N – national rate stamp features a detail from the Book of Kells folio 114v (detail of profile lion.) The detail of the profile of the lion’s head is taken from a page of display text introducing the passage in which Jesus goes to the Mount of Olives and foretells his abandonment by his disciples and his resurrection. The border of this folio is filled with snakes and dominating it all is the striking profile head of the lion, symbol of Christ and his resurrection.
The First Day Cover envelope features a more sedate image from the manuscript and shows a domestic cat chasing a rat, which has managed to snatch a communion host into its mouth. Cats were kept as pets during the time the Book of Kells was created and the monks may have kept them to help preserve the food stores in the monastery
On St Brigid’s Day Trinity College Dublin installed four new sculptures in its Old Library to honour the scholarship of four trailblazing women.
The women represented are the scientist Rosalind Franklin, the folklorist, dramatist and theatre-founder Augusta Gregory, the mathematician Ada Lovelace and the pioneering women’s rights advocate Mary Wollstonecraft.
The new sculptures, the first to be commissioned in more than a century, will be displayed among the 40 marble sculpture-busts that line Trinity’s historic Long Room, which were hitherto all of men. The current artworks represent men throughout history, from Homer and Shakespeare to Dean Jonathan Swift, Sir Rowan Hamilton and Wolfe Tone.
The new sculptures were launched by Trinity’s Chancellor Dr Mary McAleese at a ceremony in the Long Room.
Their addition represents a first step toward a better representation of our diversity in all of Trinity’s public spaces.
Rowan Gillespie’s sculpture of Mary Wollstonecraft was modelled in wax, 3-d-scanned, milled in Carrara marble and then carved and fine finished. Rowan is known for his work in bronze and this is the first time he carved in marble since his student years.
Maudie Brady’s sculpture of Ada Lovelace was modelled originally in clay, then 3-d scanned and carved from a block of statuary Carrara marble by computer-programming, and, finished by hand. Maudie thought it would be apt for Lovelace, as a mathematician and, effectively, the first ‘computer programmer’ to be represented using techniques enabled by computer programmes and algorithms, book-ended by modelling initially in clay, and, finishing the marble sculpture by hand.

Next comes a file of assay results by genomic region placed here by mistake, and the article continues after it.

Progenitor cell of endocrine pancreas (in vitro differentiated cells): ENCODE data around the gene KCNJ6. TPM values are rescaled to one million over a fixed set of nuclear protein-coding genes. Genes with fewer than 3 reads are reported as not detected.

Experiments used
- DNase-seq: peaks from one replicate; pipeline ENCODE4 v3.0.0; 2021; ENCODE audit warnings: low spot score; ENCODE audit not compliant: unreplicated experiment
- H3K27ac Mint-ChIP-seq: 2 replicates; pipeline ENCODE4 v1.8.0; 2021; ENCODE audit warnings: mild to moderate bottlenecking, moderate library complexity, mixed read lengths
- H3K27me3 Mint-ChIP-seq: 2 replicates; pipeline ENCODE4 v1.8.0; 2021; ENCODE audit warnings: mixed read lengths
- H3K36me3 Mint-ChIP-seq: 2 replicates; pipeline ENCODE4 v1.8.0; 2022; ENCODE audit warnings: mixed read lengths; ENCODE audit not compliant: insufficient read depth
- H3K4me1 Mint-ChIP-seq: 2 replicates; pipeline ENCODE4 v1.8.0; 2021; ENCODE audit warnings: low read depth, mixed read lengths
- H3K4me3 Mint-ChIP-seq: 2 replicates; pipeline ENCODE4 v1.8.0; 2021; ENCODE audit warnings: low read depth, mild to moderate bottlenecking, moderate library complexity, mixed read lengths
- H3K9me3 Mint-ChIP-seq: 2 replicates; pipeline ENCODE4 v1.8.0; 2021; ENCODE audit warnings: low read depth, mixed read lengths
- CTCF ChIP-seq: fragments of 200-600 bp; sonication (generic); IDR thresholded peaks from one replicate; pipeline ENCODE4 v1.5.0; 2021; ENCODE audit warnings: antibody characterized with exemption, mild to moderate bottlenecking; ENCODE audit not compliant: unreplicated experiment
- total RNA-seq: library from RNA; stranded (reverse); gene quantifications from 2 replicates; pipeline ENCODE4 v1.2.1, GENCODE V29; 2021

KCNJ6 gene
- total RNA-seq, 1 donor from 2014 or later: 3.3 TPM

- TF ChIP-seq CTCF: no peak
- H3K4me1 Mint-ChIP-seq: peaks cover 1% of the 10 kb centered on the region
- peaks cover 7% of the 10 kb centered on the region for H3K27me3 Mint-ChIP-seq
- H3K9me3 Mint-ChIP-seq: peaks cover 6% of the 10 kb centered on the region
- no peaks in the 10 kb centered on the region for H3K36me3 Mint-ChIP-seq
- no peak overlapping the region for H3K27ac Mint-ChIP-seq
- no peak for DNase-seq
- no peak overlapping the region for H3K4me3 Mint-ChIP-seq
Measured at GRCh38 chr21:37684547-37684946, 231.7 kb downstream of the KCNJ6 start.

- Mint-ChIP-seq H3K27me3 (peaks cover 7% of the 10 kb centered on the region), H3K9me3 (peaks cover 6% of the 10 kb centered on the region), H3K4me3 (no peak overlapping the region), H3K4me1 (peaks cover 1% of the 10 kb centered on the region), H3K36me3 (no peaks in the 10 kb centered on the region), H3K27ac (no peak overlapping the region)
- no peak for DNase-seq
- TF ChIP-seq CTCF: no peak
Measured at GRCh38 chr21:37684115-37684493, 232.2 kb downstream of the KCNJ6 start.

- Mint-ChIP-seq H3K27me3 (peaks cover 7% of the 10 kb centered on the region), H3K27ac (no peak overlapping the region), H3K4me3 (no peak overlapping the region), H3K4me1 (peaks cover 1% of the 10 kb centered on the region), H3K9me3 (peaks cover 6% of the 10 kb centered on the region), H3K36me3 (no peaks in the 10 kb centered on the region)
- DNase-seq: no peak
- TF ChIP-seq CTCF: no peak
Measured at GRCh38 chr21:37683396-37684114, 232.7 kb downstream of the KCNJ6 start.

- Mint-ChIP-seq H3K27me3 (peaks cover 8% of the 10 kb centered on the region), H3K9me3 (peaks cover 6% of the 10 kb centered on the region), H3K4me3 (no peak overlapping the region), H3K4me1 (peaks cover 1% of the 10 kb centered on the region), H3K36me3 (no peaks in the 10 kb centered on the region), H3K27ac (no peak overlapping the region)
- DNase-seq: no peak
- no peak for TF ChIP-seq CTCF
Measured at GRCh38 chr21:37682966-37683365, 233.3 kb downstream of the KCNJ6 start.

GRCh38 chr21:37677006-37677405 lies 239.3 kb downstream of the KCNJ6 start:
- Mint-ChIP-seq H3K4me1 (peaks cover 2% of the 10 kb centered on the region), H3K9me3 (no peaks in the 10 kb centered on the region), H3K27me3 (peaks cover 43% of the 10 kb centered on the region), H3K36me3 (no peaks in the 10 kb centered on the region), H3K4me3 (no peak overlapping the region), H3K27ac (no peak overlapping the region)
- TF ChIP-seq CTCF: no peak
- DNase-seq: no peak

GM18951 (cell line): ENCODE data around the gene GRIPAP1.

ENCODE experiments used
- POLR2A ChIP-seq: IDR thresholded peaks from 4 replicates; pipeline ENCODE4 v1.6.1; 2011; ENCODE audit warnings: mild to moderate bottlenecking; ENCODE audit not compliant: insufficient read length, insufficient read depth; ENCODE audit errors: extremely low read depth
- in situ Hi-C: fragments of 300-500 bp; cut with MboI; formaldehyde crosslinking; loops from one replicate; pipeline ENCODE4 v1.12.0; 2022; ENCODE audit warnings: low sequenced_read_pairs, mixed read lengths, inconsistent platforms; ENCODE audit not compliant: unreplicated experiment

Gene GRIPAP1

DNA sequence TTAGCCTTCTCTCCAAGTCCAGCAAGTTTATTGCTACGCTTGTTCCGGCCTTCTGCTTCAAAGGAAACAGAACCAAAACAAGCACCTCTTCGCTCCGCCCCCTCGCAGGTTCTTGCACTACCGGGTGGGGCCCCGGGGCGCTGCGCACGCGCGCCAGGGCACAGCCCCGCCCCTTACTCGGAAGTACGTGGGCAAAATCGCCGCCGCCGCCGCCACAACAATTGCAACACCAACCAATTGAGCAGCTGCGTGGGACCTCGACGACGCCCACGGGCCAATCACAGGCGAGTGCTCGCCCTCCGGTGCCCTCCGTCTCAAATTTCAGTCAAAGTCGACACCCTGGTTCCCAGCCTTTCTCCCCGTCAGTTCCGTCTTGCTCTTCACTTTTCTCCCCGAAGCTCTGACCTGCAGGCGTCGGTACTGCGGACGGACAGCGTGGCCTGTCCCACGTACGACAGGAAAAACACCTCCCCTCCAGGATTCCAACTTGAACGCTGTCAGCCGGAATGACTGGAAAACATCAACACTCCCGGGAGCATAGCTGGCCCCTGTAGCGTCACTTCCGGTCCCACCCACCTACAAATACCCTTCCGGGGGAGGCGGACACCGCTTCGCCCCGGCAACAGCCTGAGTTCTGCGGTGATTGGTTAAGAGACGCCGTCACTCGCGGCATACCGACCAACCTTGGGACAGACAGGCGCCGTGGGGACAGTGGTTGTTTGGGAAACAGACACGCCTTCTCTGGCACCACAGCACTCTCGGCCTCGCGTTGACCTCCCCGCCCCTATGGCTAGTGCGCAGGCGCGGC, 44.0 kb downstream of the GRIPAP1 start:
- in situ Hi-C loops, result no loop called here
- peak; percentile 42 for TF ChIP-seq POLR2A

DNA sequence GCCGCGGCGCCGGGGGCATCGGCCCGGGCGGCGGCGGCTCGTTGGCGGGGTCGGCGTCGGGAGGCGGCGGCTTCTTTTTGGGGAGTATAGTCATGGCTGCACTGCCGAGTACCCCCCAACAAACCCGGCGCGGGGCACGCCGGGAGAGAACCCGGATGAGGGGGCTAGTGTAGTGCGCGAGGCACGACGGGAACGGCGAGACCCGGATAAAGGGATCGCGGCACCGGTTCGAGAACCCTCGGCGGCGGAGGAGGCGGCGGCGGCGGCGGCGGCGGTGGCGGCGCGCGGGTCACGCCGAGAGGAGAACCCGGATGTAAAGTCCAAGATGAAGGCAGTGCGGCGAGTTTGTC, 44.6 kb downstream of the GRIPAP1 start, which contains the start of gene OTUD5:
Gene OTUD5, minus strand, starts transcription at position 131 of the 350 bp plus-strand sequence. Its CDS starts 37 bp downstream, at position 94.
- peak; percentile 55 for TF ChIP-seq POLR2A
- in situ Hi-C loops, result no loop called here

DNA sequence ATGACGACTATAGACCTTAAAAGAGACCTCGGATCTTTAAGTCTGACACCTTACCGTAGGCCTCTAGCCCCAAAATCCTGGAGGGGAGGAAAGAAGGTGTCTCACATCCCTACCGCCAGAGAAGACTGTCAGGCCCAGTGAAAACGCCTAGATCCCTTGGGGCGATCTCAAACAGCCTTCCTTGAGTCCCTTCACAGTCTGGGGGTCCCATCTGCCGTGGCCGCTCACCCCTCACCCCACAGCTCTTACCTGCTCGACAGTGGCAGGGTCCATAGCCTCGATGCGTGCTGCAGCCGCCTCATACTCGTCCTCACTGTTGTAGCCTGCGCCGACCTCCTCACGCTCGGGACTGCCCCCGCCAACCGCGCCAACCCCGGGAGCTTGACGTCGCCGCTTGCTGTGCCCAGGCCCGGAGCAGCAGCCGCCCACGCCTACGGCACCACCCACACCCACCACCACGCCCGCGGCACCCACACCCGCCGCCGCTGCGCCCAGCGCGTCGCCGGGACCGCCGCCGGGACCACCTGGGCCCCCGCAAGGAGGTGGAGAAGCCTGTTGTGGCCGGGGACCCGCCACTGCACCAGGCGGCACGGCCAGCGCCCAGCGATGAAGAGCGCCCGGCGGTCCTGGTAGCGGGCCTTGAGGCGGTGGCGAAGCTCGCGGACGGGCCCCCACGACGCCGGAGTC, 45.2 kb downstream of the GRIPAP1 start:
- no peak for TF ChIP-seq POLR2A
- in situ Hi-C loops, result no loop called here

Guy Reid’s sculpture of Augusta Gregory was hand-carved in lime wood. Guy’s practice is focused singularly on portraiture, and is inspired by medieval, coloured wooden sculptures, resulting in painted depictions of family and friends, alongside special commissions.
Vera Klute’s sculpture has been created in three sections with classical and contemporary techniques. The portrait is made with cast Parian (a type of porcelain) Jesmonite, marble, and Swarovski crystals, the latter making direct references to Franklin’s use of x-ray crystallography to research the structure of DNA. The helix of the socle is a visual nod to Franklin’s contribution to the discovery of the helical form of DNA.
Librarian and College Archivist, Helen Shenton and also Chair of the Artist Selection Panel welcomed the College community, sculptors and invited guests to the packed launch event:
“On this auspicious day, St Brigid’s Day, we celebrate women’s scholarship with these sculptures in the Long Room of the Old Library. Their individual contributions to knowledge and to society will now be permanently honoured in this cathedral of learning at the heart of Trinity.”
Provost Dr Linda Doyle stressed the historic significance of the occasion:
“While it is important to respect tradition, it is also important to break tradition. The addition of these sculptures of women has been a long time coming. I want to thank everyone involved in the creation and installation of these beautiful pieces. Sculptures are an iconic feature of Trinity’s Long Room, and I hope that the inclusion of these four outstanding women is the furthering of a collective recognition of the incredible contribution of women across many fields.”
In an uplifting inauguration, Chancellor poignantly quoted the 18th century Irish poet Antaine Ó Raifteirí in her speech:
“Anois teacht an Earraigh beidh an lá dul chun síneadh, Is tar eis na féile Bríde ardóigh mé mo sheol”.
“Spring is coming. The days are lengthening and after Brigid’s feast day, I will raise my sail. We are the lucky generation to be here to see the springtide. To see Brigid’s sail raised to catch the wind, to see great women given the respect and recognition they deserve. Congratulations to all those who have helped open the floodgates which will one day see full justice done to the work and talent of women everywhere.”
The four women being honoured were chosen in 2020 from more than 500 nominations by students, staff, and alumni covering a wide field of ground-breaking individuals who contributed significantly to scholarship and culture across history.
In 2021, after an extensive national and international shortlisting process, nine artists were invited and supported financially to submit maquettes (preliminary models) of at least two of the nominated women, from which the four artists were chosen.